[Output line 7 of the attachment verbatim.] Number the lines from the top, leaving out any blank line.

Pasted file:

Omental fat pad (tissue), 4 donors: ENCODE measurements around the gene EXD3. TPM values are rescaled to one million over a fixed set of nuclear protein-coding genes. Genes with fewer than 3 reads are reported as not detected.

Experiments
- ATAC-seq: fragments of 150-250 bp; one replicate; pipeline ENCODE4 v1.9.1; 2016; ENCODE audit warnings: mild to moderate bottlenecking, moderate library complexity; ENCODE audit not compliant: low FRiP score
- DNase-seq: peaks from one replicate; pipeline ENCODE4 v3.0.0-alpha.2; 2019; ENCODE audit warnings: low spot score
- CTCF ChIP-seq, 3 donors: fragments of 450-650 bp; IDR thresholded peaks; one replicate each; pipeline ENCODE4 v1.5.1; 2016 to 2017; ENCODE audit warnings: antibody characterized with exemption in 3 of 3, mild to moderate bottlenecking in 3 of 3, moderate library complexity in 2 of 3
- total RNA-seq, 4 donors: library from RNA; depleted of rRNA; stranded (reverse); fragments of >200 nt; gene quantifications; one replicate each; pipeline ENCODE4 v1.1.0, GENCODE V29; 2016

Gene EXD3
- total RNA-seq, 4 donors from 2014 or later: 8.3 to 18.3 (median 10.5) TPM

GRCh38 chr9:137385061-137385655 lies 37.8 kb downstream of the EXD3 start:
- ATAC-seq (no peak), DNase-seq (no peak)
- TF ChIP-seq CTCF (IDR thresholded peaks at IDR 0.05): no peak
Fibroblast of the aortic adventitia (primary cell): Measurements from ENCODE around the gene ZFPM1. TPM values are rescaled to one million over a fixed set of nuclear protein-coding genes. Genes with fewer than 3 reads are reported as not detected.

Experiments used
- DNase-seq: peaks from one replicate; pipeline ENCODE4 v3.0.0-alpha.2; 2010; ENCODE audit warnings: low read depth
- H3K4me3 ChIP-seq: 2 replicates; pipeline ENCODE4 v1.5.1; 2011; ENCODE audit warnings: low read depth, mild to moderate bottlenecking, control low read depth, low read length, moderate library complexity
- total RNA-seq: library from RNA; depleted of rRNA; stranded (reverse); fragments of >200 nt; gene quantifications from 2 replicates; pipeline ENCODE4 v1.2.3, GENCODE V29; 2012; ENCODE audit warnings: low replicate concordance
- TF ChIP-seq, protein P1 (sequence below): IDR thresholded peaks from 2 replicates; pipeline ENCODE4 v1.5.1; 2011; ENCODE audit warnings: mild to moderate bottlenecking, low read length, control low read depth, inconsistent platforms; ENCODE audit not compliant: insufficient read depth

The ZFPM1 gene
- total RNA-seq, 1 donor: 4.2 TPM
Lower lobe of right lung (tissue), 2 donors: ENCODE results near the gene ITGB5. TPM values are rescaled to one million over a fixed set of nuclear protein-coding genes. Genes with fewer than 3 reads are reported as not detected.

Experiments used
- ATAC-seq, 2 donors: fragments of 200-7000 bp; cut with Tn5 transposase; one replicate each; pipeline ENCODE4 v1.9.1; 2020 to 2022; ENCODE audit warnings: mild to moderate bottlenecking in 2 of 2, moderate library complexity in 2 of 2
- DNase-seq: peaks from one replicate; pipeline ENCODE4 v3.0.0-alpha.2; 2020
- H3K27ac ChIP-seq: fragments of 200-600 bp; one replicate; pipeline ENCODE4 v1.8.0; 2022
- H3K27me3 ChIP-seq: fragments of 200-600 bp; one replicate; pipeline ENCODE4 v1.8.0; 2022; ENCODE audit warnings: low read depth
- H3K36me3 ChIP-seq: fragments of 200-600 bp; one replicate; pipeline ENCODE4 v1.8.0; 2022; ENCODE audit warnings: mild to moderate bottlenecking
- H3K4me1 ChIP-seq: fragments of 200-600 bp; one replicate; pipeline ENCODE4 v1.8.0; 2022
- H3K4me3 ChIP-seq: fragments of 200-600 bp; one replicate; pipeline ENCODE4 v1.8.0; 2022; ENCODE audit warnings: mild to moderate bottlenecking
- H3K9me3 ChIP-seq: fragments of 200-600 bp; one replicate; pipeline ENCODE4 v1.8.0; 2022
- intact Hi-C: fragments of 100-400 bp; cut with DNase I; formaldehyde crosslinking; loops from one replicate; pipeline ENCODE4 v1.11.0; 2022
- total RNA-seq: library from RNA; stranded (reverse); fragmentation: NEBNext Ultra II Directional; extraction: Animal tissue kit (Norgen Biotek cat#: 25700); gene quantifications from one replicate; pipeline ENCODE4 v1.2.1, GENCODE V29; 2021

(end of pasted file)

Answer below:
Gene EXD3